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For God and country

WASHINGTON (SE): Borrowing the words of the patron saint of the legal profession, St. Thomas More, Father Paul Scalia said of his father, Antonin Scalia, a former associate justice of the Supreme Court in the United States of America, “I die the king’s good servant, but God’s first.”

Speaking at his funeral Mass at the National Shrine of the Immaculate Conception in Washington on February 20, Father Scalia continued, saying, “God blessed Dad… with a love for his country. He knew well what a close thing the founding of our nation was. And he saw in that founding, as did the founders themselves, a blessing, a blessing quickly lost when faith is banned from the public square, or when we refuse to bring it there.”

He understood that the deeper the faith, the better the citizen. “So he understood that there is no conflict between loving God and loving one’s country, between loving one’s faith and loving public service,” Father Scalia continued.

“Dad understood that the deeper he went in his Catholic faith, the better the citizen and public servant he became. God blessed him with the desire to be the country’s good servant, because it was God’s first,” he added.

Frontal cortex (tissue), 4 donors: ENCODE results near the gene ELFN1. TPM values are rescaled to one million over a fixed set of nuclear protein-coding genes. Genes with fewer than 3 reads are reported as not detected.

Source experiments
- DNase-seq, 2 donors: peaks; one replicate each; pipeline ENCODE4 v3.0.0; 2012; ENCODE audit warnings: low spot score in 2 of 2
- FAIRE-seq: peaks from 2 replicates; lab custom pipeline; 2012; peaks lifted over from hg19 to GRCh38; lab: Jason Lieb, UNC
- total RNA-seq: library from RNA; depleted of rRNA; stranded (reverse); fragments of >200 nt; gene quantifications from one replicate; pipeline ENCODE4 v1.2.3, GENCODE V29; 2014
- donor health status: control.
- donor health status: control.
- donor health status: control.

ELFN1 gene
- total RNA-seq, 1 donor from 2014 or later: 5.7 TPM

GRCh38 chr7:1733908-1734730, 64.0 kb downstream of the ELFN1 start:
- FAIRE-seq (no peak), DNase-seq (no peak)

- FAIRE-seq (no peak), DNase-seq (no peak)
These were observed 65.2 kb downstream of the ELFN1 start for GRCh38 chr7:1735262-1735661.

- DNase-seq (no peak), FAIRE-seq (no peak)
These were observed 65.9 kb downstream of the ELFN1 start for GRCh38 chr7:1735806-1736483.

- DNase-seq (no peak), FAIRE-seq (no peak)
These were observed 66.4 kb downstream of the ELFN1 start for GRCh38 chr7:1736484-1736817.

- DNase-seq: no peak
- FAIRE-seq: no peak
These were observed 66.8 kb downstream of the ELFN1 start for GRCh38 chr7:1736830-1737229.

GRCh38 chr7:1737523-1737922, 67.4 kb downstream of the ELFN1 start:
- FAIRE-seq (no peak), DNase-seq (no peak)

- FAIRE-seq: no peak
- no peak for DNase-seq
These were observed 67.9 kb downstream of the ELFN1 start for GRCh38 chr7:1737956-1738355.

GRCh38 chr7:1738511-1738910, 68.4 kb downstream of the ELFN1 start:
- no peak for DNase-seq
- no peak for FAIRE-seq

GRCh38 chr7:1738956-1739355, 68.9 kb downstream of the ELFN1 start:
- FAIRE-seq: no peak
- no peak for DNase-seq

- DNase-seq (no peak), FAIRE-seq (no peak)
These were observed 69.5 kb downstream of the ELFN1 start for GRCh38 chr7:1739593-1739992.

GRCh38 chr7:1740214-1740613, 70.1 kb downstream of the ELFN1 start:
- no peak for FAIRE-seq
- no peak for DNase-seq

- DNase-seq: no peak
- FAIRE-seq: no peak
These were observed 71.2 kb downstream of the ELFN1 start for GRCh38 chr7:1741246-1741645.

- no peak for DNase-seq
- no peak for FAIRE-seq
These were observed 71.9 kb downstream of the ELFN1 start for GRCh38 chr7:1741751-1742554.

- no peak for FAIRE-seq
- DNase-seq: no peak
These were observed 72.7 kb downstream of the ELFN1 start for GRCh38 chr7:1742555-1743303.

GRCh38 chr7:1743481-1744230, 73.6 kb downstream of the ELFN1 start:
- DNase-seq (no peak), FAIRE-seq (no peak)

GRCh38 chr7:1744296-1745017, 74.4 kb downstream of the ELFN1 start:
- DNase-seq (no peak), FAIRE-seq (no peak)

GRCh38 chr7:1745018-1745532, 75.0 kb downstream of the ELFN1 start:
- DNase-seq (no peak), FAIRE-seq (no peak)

Scalia the judge was known and admired widely for his faith and character, but Father Scalia implored those gathered in the historic national shrine to pray for his father’s soul, as although he believed, he said that he did so imperfectly. “Christ was not yet perfected in him.”

Father Scalia said that his father was a practicing Catholic and he needed to practice, as he had nowhere near perfected the art and he knew that only the perfect can be admitted into heaven.

“We are here, then, to lend our prayers to that perfecting, to that final work of God’s grace, in freeing Dad from every encumbrance of sin,” he said.

“To this sinner, Antonin Scalia. Let us not show him a false love and allow our admiration to deprive him of our prayers. We continue to show affection for him and do good for him by praying for him: That all stain of sin be washed away, that all wounds be healed, that he be purified of all that is not Christ. That he rest in peace,” Father Scalia prayed.

The late justice was born in 1936. He attended a Jesuit school and later as a lawyer in the Court of Appeals earned a reputation for clarity, as well as being a conservative with a talent for dissent, always ready to criticise the opinions of the Supreme Court by which he was bound.

In his dissenting opinion on ObamaCare, he referred to the court decision as “interpretive jiggery-pokery” in which “words no longer have meaning.”

He loved clarity and this love carried over into his faith life. As his son pointed out he loved the coherence of Catholic teaching and spent his whole life endeavouring to absorb it.

But on February 13 he passed from this world and his son reflected at his funeral that it was an opportunity to look in three directions; to yesterday with thanksgiving; to today in petition; and to eternity with hope.


Father Scalia is a priest of the diocese of Arlington, Virginia.

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